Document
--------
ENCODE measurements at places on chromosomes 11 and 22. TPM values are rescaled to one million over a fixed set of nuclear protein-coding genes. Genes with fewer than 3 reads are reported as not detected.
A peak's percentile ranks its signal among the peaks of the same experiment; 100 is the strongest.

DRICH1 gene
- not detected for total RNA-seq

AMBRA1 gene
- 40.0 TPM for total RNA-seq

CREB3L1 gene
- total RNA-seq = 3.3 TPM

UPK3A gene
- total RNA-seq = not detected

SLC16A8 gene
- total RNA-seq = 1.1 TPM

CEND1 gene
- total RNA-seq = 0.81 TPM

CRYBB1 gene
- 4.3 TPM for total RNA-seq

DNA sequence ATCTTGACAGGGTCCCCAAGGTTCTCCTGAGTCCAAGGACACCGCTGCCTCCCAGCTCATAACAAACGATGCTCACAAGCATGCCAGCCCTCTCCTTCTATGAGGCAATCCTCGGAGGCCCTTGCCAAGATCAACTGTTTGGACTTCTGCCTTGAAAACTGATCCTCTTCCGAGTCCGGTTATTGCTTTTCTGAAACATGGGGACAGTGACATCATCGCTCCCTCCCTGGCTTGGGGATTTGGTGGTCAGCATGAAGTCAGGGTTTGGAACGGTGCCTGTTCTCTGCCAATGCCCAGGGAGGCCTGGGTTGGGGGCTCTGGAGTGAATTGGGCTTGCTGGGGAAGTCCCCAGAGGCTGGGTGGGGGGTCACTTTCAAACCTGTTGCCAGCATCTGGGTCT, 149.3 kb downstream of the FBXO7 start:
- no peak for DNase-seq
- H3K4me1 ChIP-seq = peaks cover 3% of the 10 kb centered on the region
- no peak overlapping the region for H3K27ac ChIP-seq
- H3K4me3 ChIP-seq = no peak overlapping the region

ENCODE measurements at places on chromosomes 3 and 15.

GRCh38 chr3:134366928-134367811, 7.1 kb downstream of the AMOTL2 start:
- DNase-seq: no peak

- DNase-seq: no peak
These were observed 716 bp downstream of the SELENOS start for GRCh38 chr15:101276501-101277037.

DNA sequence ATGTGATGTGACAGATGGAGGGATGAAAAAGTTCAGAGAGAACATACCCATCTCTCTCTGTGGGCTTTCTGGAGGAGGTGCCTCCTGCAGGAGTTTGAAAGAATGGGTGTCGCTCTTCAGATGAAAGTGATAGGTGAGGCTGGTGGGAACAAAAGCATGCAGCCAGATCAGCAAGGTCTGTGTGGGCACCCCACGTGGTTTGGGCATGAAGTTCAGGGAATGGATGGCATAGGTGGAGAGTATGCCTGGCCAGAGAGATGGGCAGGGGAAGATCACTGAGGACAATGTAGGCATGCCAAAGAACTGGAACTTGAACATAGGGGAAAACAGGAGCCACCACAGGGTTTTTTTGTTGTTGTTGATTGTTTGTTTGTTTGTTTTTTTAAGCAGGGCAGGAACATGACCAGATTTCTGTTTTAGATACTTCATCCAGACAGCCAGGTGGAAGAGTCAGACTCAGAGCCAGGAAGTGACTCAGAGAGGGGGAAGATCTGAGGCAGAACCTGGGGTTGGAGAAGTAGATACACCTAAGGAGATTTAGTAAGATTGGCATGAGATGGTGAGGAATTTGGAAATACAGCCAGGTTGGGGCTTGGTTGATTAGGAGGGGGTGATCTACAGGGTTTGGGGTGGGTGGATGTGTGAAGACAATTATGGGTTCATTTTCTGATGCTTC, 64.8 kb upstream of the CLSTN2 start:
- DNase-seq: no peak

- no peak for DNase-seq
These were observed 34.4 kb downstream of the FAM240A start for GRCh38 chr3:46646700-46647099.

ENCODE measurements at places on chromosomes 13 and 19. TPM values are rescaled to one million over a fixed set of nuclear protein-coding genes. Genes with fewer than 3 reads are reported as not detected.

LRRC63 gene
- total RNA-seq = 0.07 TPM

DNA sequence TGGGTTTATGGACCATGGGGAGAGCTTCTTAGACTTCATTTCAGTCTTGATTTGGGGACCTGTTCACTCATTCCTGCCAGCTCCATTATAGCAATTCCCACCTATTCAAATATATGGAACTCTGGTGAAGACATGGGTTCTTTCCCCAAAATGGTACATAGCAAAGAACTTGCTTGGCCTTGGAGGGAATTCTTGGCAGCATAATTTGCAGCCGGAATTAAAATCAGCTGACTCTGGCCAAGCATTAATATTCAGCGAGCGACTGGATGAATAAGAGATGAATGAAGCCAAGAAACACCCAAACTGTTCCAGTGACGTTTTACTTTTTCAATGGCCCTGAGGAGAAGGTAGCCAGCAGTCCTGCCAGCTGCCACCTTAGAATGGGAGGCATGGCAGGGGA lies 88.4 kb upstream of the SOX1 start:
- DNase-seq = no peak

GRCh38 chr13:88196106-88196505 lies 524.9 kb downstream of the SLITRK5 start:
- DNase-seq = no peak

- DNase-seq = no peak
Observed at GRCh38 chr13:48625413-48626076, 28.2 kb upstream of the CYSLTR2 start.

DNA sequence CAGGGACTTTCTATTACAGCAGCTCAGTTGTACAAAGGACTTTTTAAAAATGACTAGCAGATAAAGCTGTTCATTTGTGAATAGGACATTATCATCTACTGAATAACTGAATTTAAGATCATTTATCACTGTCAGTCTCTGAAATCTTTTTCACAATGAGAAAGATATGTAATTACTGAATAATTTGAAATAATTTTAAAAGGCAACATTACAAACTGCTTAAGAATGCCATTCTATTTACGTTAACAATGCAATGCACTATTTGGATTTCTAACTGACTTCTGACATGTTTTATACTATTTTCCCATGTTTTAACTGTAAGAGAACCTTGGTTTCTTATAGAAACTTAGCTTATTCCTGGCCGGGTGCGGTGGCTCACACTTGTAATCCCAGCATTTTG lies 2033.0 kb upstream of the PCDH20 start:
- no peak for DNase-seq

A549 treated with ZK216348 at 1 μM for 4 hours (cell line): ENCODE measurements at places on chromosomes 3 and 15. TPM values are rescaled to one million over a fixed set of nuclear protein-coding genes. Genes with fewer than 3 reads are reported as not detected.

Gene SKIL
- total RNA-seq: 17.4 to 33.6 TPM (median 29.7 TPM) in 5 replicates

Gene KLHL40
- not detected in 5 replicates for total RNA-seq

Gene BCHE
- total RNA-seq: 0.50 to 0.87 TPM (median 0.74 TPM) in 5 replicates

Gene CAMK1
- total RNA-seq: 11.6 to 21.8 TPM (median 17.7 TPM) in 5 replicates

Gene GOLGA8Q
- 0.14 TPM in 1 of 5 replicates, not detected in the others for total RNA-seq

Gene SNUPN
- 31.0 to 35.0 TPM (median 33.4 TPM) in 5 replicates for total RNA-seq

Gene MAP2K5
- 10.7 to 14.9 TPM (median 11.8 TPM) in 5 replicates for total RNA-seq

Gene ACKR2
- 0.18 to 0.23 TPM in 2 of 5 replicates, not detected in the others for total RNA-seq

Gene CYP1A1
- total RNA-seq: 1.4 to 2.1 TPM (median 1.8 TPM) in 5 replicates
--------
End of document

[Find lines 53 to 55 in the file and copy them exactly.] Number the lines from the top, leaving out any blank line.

Gene SNUPN
- 31.0 to 35.0 TPM (median 33.4 TPM) in 5 replicates for total RNA-seq

Gene MAP2K5